Curling Is Not Just for Canadians
In the fall, the Bay Area Curling Club will open a new ice facility dedicate to the sport near the Coliseum.
Photo by Lance Yamamoto
Every winter Olympics, millions of people watch curling. And as they watch athletes move a 40-pound stone to one side of the ice to the other through a series of precise, controlled movements, many of those viewers think: Hey, I could do that.
Some of those people end up at the Bay Area Curling Club, which offers introductory lessons to interested newcomers and businesses looking for a creative bonding activity. This year, the club taught around 2,000 people how to curl after the winter Olympics. “Most people will say two things: One, it’s harder than it looks, and two, the target is a lot farther away than it looks,” said Sarah Walsh, the club’s president, who joined after watching curling in the 2006 Olympics and thinking it looked fun.
The club started in Silicon Valley in 1958, and bounced around various ice rinks before making its way to its current home at the Oakland Ice Center in 2009. The group of around 200 curlers is the country’s oldest arena curling club — meaning that its members practice on ice shared with skaters and hockey teams instead of at a dedicated curling facility. Despite that disadvantage, the club’s league teams do well. One of the teams has won the arena national championship twice, and other teams have competed at the national level against teams with their own dedicated facilities. Recently, the club started a junior league. “We had two teams, a boys team and a girl’s team, go up to a junior tournament in Seattle, and both teams finished second place in their division,” said Walsh. “The junior program in Seattle is very long established, so they were playing against some really competitive kids. That was really heartening to see.”
While the club has a handful of transplanted Canadians and Midwesterners who were familiar with curling, most of the club’s members were new to the sport when they joined. It’s an easy sport to learn but hard to get good at, requiring strong core strength, careful movements, and an understanding of the geometry that propels the stone down the ice. It’s more aerobic than it seems, said Walsh: “Sweeping is very challenging. You’re going back and forth up and down the ice up to two miles during the course of a game when you’re sweeping. It’s not as easy as they make it look on TV.”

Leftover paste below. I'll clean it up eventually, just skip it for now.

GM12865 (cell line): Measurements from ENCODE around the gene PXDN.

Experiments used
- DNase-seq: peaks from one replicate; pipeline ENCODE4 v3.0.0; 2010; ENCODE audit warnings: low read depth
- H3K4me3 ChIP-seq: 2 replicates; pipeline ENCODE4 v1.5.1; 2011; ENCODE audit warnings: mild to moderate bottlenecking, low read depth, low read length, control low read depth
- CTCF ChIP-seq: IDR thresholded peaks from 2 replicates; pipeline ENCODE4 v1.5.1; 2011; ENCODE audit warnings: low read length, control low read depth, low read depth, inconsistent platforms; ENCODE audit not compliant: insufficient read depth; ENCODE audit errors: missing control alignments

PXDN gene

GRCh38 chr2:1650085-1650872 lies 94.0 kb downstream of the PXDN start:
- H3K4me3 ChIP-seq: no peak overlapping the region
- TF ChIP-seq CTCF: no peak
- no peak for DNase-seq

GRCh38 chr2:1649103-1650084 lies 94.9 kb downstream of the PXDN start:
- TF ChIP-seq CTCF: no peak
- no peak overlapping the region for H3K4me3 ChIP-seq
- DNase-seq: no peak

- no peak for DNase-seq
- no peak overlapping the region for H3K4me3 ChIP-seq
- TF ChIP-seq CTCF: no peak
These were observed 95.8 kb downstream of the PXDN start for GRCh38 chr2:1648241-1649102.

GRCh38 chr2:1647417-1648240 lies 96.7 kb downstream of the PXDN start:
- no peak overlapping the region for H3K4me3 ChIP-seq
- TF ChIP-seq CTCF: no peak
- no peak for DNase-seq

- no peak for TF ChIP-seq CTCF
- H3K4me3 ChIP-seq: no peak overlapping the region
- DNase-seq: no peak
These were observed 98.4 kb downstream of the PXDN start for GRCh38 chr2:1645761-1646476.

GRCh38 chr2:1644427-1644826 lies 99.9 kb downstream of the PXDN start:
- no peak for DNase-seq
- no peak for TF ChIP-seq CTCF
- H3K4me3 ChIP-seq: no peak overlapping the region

The chess-like layers of strategy behind the game makes it addicting, said Sean Franey, the club’s vice president. “You have a very physical component, and at the same time, a very cerebral component,” he said. “You’re constantly thinking not just about the current shot, but the shot an end [a segment of a curling game, similar to an inning] from now, three ends from now.”
It’s also more accessible than many sports. The youngest club member is 11, the oldest a septuagenarian. Players of different skill levels can play on the same team, and if someone isn’t able to execute the sport’s signature lunge, they can use a stick to push the stone, which is what happens during the club’s wheelchair curling clinics.
This fall, the club will open a dedicated curling facility — California’s first — near the Coliseum. While the Oakland Ice Center’s rink might look smooth to untrained eyes, any tiny indentations from skates, or slightly uneven patches from the Zamboni can dramatically affect the trajectory of the stone. Curling ice needs to be completely flat, which is achieved through factors like the right water (deionized) and ice temperature (23 degrees.)
The club is excited to play on the improved ice, but members are also eager to have their own space to meet the growing demand for Bay Area curling. The club wanted to make sure that those 2,000 post-Olympic curlers would be able to try curling and hopefully join the club, so many of the club’s experienced curlers are taking the spring and summer off to accommodate the new players.
Part of what keeps the new people coming back is the sport’s sense of camaraderie. The club’s website stresses the game’s politeness, noting that, “There’s usually a hockey game going on next door if you really need to work out frustration.” Opponents greet each other with a handshake and a sunny “Good curling.”
“You’re more likely to see somebody cheer a good shot made by their opponent than to be trash talking,” said Walsh. “I’ve played sports all my life, and I’ve always played sports for the game and the competitiveness. But the community of people involved in curling was really surprising. It is so welcoming.” After the game, the winning team buys the first round at a nearby bar, usually Make Westing or Diving Dog Brewhouse.
“There’s something like 80,000 registered curlers in the U.S. right now,” said Franey. “There’s not a ton of us, so you end up spending a lot of time with these people who have this kind of quirky interest that you have. It becomes a really strong community.”